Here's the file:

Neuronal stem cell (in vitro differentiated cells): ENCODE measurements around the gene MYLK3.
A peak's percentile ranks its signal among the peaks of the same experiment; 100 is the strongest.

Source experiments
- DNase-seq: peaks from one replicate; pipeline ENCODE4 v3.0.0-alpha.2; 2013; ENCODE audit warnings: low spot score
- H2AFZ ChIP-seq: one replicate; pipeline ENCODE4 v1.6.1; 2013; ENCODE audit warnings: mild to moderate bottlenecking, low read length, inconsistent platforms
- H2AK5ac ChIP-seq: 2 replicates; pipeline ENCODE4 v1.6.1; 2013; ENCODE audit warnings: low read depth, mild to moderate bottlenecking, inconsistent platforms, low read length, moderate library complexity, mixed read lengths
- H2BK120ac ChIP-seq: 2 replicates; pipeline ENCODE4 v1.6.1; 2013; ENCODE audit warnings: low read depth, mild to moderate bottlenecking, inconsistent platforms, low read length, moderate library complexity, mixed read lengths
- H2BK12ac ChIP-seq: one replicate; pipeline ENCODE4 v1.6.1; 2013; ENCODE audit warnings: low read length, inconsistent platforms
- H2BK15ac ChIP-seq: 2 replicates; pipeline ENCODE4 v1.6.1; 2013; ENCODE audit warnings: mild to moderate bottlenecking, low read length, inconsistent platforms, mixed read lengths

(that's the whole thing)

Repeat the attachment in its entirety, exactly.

Neuronal stem cell (in vitro differentiated cells): ENCODE measurements around the gene MYLK3.
A peak's percentile ranks its signal among the peaks of the same experiment; 100 is the strongest.

Source experiments
- DNase-seq: peaks from one replicate; pipeline ENCODE4 v3.0.0-alpha.2; 2013; ENCODE audit warnings: low spot score
- H2AFZ ChIP-seq: one replicate; pipeline ENCODE4 v1.6.1; 2013; ENCODE audit warnings: mild to moderate bottlenecking, low read length, inconsistent platforms
- H2AK5ac ChIP-seq: 2 replicates; pipeline ENCODE4 v1.6.1; 2013; ENCODE audit warnings: low read depth, mild to moderate bottlenecking, inconsistent platforms, low read length, moderate library complexity, mixed read lengths
- H2BK120ac ChIP-seq: 2 replicates; pipeline ENCODE4 v1.6.1; 2013; ENCODE audit warnings: low read depth, mild to moderate bottlenecking, inconsistent platforms, low read length, moderate library complexity, mixed read lengths
- H2BK12ac ChIP-seq: one replicate; pipeline ENCODE4 v1.6.1; 2013; ENCODE audit warnings: low read length, inconsistent platforms
- H2BK15ac ChIP-seq: 2 replicates; pipeline ENCODE4 v1.6.1; 2013; ENCODE audit warnings: mild to moderate bottlenecking, low read length, inconsistent platforms, mixed read lengths